Is the Model Rule Outdated? Texas Carries Referral Fee Responsibility into the Limited Liability Era*

Article excerpt

The American Bar Association (ABA) has interpreted Model Rule of Professional Conduct 1.5(e) (Model Rule) to confer vicarious liability on attorneys who receive referral fees. Although this interpretation has remained relatively untouched for twenty years, Texas recently amended its Disciplinary Rule of Professional Conduct 1.04(f) (Texas Rule) to further regulate attorney referral fees in Texas, deliberately stopping short of conferring joint financial liability on referring attorneys. Texas's stance against conferring vicarious liability on referring attorneys reveals a defect in the Model Rule's interpretation and necessitates juxtaposing the policies supporting vicarious liability against those supporting referral fee restrictions. Consider the following scenario:

Ralph, a corporate attorney, receives an urgent telephone call from his long-time client Claire. Ralph has been Claire's attorney for many years and has advised her on contractual and other legal matters relating to Claire's nationally recognized gourmet catering company. Earlier in the week, Claire was frying her famous calamari when her stove malfunctioned, sending a ball of fire toward her that destroyed her secret recipes, damaged her kitchen, and singed her eyebrows. She calls Ralph wanting to sue the stove manufacturer.

Ralph listens sympathetically to the details of Claire's accident. He is the only attorney she knows, and she desperately begs him to handle her case. Ralph explains that he is not equipped to handle her case but promises that he will find another attorney who is experienced in tort law. After considering potential attorneys and conducting significant research, he decides to call Harriet, a law school classmate and friend, whose expertise is tort litigation and who has previously prevailed on products liability and emotional distress claims. Ralph agrees to refer Claire's case to Harriet in exchange for a referral fee equal to twenty percent of collected gross attorneys' fees. Claire agrees to Harriet's representation and to the fee-splitting agreement between the lawyers.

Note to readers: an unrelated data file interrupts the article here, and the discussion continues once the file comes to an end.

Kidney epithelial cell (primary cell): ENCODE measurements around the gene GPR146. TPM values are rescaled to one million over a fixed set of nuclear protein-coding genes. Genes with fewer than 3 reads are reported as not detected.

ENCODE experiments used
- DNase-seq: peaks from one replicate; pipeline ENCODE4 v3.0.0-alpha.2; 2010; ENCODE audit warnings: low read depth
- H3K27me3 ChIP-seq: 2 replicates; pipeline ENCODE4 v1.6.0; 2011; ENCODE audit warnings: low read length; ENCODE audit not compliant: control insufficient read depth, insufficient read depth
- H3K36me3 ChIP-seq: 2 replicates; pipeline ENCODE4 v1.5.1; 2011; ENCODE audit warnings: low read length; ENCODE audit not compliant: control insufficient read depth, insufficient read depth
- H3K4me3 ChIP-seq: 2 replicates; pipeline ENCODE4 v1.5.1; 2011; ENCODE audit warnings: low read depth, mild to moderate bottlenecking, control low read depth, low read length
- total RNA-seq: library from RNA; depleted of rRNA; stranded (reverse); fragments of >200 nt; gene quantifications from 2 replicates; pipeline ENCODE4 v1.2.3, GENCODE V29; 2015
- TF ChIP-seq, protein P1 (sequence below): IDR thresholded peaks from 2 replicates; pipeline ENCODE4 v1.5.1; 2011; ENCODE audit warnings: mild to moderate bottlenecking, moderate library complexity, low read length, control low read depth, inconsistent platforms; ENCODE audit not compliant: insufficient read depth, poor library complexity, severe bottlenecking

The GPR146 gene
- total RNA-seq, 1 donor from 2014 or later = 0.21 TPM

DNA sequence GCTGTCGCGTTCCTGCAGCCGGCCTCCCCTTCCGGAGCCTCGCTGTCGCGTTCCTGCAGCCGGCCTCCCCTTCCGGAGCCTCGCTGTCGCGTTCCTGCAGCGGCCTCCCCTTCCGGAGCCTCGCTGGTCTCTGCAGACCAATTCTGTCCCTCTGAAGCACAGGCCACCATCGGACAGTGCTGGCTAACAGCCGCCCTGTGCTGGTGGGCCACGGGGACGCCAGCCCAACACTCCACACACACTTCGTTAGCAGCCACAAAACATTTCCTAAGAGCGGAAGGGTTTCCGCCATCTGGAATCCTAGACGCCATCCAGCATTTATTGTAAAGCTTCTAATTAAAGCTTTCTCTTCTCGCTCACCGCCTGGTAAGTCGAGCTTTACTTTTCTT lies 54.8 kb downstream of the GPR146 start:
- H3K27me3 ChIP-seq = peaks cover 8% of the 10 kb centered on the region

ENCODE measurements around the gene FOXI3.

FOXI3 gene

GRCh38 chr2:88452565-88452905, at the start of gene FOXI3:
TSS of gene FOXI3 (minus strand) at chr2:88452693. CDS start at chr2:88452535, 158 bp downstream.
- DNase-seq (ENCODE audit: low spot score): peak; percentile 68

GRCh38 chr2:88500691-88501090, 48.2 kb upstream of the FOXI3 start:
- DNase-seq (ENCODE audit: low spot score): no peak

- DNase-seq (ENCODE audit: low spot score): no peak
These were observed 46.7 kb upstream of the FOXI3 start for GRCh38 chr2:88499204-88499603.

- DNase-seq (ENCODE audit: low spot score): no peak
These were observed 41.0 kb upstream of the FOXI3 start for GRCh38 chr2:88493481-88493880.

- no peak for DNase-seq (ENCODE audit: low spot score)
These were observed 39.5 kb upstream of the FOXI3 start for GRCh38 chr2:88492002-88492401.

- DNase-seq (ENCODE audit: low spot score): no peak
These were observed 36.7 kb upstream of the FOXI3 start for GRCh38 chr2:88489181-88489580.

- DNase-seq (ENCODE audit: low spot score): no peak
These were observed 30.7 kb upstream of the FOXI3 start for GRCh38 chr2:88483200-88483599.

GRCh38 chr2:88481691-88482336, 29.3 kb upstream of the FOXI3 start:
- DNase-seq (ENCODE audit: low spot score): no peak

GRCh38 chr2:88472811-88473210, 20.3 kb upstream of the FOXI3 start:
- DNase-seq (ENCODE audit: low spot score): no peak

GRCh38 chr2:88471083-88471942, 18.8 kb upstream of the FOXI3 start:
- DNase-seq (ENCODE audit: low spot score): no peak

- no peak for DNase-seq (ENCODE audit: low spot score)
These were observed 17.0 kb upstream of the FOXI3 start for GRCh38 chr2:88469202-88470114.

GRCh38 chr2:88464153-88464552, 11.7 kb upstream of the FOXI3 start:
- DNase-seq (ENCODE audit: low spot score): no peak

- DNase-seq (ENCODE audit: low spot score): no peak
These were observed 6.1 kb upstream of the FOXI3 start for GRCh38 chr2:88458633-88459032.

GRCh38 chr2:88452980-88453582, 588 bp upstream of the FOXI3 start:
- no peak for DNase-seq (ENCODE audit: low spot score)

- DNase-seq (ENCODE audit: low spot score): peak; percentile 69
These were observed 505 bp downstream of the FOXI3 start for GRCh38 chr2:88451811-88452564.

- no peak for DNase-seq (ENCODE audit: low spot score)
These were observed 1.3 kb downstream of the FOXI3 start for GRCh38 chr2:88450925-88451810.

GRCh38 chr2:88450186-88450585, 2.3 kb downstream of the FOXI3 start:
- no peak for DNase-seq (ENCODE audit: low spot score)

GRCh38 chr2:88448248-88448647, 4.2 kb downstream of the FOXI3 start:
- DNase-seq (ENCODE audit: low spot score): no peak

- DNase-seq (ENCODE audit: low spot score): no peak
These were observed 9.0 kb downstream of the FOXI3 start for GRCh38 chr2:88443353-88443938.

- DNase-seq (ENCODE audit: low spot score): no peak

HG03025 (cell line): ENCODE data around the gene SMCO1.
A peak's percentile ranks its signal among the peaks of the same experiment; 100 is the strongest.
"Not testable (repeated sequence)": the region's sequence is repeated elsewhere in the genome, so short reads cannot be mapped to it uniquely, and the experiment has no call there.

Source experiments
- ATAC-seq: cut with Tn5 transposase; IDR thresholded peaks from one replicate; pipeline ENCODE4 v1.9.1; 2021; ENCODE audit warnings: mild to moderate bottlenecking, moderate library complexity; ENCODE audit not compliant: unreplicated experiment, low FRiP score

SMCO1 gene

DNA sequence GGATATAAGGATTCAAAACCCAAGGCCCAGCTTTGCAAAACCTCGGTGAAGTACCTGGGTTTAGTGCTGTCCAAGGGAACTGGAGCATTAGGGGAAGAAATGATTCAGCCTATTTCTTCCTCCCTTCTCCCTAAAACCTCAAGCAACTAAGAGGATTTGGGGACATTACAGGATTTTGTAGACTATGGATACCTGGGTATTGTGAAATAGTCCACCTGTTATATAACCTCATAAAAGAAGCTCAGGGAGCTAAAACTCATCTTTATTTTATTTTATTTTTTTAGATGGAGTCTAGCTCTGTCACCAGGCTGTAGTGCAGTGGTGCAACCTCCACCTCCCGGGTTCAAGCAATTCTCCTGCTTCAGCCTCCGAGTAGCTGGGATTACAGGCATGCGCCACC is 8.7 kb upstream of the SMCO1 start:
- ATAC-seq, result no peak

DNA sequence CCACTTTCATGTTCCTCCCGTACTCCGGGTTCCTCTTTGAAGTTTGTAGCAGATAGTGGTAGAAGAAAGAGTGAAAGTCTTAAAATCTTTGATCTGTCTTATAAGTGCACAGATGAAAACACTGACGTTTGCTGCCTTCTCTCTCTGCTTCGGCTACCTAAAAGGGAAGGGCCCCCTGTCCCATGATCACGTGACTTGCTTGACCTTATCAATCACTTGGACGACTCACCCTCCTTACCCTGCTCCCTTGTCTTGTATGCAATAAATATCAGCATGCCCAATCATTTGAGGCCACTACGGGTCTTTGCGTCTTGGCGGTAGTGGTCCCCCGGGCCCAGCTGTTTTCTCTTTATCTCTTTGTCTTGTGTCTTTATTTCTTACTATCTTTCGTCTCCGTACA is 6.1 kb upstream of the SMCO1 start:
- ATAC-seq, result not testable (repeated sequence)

A few years later, Ralph receives another telephone call regarding the case. Harriet has failed to file suit on Claire's behalf within the applicable limitations period, leaving Claire without a remedy. Claire has sued both Harriet and Ralph to recover for legal malpractice. Ralph has not received a fee nor spoken to Harriet or Claire in years. Can Claire prevail on her malpractice claim against Ralph merely because of his referral fee agreement with Harriet?

Unfortunately, if these hypothetical events were to occur in a state that has adopted the Model Rule, Ralph could be held jointly and severally liable for Harriet's malpractice, even though he was not involved in the case and had not negligently referred the case to an unqualified attorney.1 Under the Model Rule, if an attorney receives a referral fee for forwarding a case to another attorney, either the fee must be split according to the proportion of services performed or the referring attorney must accept joint responsibility for the representation.2 The ABA defines "joint responsibility" to include both financial and ethical obligations, as if the attorneys were partners in the same law firm.3 Therefore, under the Model Rule, Ralph necessarily assumed joint responsibility since the fee was not divided according to the proportion of services performed; as a referring attorney, he may be held vicariously liable for Harriet's legal malpractice.4

Fortunately for Ralph and other referring attorneys caught in the Model Rule's snare, the new Texas Rule offers an alternative that recognizes the limitations inherent in the relationship between a referring attorney and a handling attorney. While it contains a joint responsibility provision comparable to the Model Rule's, the official comments to the Texas Rule refuse to follow the Model Rule's lead in imposing vicarious liability on referring attorneys and instead define a standard of care that may lead only to direct liability or to disciplinary sanctions. …

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